The Bossy Bookworm
Review of A Woman Is No Man by Etaf Rum
Updated: Aug 2, 2020
“Where I come from, we’ve learned to silence ourselves. We’ve been taught that silence will save us. Where I come from, we keep these stories to ourselves. To tell them to the outside world is unheard of, dangerous, the ultimate shame.”
In A Woman Is No Man, Etaf Rum explores the often powerless and essentially voiceless status of her female characters within their conservative Arab culture, both in Palestine and as immigrants and first-generation Americans in New York.
Female characters--as well as their female friends and relatives who appear in retold stories and histories--are forced into arranged marriages and sometimes regularly forced into sex and therefore childbearing and child rearing. Within the world of the book, these women are without freedoms or exposure to the outside world; their education is not valued; and they are largely unable to leave the house, kept inside and cooking.
Much of this is dark. It is presented as a relatively unanimous sentiment that it's a burden to raise daughters, and there is a frequently verbalized shame for a mother who births a daughter. Rum also explores the perpetuated cruelty of her female characters against their daughters, daughters-in-law, and other young women in the community—in some cases embracing and adding to their suffering because of what the elder women have themselves suffered. The dark basement where a main character spends most of her time adds to the claustrophobic feel of that story line.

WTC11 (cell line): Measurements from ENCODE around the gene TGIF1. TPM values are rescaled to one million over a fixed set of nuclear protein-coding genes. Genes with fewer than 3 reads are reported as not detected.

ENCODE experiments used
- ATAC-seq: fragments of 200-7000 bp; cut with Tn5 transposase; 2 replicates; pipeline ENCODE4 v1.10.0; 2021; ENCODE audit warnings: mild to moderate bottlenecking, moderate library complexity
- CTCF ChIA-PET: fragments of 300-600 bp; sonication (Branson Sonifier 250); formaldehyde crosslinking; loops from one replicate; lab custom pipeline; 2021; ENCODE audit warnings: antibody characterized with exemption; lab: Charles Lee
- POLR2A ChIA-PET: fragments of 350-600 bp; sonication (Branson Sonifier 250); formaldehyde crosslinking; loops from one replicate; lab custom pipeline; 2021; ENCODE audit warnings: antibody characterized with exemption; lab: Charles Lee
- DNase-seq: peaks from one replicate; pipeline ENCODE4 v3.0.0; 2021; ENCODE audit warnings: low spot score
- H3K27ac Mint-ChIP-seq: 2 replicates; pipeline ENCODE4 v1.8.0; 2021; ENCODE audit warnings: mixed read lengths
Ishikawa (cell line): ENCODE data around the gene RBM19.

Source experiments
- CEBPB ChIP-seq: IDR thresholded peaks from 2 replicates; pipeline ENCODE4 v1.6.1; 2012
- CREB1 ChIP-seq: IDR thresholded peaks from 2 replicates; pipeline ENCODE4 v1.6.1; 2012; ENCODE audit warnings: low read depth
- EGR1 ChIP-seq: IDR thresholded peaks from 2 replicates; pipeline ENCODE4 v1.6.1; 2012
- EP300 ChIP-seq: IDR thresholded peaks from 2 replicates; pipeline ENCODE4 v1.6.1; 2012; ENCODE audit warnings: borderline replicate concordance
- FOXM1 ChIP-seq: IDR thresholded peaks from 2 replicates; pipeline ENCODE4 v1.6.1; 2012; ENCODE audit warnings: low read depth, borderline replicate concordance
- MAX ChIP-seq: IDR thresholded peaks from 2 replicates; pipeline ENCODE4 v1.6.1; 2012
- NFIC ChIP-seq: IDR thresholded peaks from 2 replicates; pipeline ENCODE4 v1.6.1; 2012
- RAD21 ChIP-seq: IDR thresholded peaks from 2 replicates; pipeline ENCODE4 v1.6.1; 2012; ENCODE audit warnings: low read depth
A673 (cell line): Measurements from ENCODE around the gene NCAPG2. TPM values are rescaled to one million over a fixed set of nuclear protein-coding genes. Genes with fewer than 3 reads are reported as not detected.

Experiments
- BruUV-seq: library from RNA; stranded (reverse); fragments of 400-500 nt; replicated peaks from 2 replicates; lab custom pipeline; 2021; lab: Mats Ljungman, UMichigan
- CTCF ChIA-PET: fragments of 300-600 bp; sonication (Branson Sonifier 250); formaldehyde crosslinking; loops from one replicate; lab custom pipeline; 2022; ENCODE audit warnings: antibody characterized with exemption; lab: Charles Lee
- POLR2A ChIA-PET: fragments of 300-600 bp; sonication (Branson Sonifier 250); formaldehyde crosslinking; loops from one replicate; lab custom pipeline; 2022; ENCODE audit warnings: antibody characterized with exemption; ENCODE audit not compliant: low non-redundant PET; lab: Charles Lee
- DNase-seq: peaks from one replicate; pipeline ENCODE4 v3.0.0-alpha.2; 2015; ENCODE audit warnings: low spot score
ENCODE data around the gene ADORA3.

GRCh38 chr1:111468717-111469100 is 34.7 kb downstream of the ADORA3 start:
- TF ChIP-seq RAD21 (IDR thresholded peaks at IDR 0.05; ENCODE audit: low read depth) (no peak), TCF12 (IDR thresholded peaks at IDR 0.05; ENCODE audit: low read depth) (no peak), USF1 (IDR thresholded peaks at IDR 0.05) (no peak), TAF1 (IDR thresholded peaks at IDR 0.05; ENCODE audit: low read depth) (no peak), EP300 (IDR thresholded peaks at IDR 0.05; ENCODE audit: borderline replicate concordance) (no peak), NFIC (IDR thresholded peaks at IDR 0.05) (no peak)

Rum, a daughter of Palestinian immigrants, presents an indictment of the devalued role of women in traditional Arabic culture. The story is built around the women's constant pain, with wives being beaten almost universally within the story. In multiple cases the beatings result in death.
On the other side of the stifling gender role trap, Rum also somewhat explores the pressures of birth order roles and traditional Arab male roles that are shown to push some characters to their limits (while letting younger sons off the hook) when set with the task of providing for the extended family and scrabbling to secure their future financial stability.
Yet there are bright points: some rare friendships emerge, sisters build intense loyalty to each other, girls and women find joy in secret reading and in books, women find strength and demand truth rather than secrecy, and there are occasional breaks to freedom. The details Rum provides as a thread throughout the book of the food, spices, and meals that create much of the structure of the women’s days are wonderful.
A minor note: I felt as though there was too much talking and explaining midway through the book when Deya encountered someone with the truth about her parents’ past. This felt a little forced to me.
A Woman Is No Man ultimately explores the superhuman drive and bravery required by Rum's female characters--but also many other real-life women--to write a new history, one in which they enjoy freedoms and a voice.
What did you think?
Did you read this one? What did you think of knowing something bad was going to happen to a main character? Sometimes the trudge toward disaster makes me a very nervous reader.